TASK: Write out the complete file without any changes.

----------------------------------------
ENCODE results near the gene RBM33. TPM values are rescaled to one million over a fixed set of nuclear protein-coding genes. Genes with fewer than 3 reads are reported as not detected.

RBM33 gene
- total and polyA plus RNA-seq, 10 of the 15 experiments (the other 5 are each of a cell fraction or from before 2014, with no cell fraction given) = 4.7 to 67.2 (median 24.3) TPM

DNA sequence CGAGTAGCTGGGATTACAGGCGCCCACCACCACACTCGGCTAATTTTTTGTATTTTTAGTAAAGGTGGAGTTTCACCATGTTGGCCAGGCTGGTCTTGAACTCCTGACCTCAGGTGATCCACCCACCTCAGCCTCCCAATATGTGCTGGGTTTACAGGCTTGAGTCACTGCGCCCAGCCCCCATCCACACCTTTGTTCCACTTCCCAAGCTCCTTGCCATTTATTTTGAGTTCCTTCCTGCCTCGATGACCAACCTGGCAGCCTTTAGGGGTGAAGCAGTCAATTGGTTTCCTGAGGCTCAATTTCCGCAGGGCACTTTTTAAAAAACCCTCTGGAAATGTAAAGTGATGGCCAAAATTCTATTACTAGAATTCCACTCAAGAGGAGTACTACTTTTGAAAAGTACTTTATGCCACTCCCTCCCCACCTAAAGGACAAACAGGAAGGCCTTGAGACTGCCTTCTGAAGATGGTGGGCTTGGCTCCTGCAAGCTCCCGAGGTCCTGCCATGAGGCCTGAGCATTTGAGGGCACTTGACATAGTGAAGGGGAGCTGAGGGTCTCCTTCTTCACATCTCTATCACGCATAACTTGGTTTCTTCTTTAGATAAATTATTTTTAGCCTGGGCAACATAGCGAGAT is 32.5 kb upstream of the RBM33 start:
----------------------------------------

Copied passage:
ENCODE results near the gene RBM33. TPM values are rescaled to one million over a fixed set of nuclear protein-coding genes. Genes with fewer than 3 reads are reported as not detected.

RBM33 gene
- total and polyA plus RNA-seq, 10 of the 15 experiments (the other 5 are each of a cell fraction or from before 2014, with no cell fraction given) = 4.7 to 67.2 (median 24.3) TPM

DNA sequence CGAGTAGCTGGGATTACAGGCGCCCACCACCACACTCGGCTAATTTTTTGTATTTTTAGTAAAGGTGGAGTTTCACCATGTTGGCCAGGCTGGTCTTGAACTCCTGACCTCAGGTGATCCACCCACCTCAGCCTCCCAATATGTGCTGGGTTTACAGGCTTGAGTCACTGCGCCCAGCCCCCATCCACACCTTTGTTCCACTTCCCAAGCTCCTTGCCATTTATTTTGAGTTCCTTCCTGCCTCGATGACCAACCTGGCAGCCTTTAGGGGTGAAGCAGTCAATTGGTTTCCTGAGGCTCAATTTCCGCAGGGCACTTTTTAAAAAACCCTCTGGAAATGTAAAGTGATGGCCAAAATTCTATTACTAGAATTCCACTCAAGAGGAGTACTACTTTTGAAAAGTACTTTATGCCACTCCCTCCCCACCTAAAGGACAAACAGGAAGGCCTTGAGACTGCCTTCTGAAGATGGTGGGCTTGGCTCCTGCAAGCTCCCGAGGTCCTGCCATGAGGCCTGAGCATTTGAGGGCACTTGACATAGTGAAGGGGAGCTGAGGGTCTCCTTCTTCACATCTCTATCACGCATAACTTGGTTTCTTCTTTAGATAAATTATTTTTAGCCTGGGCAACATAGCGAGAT is 32.5 kb upstream of the RBM33 start: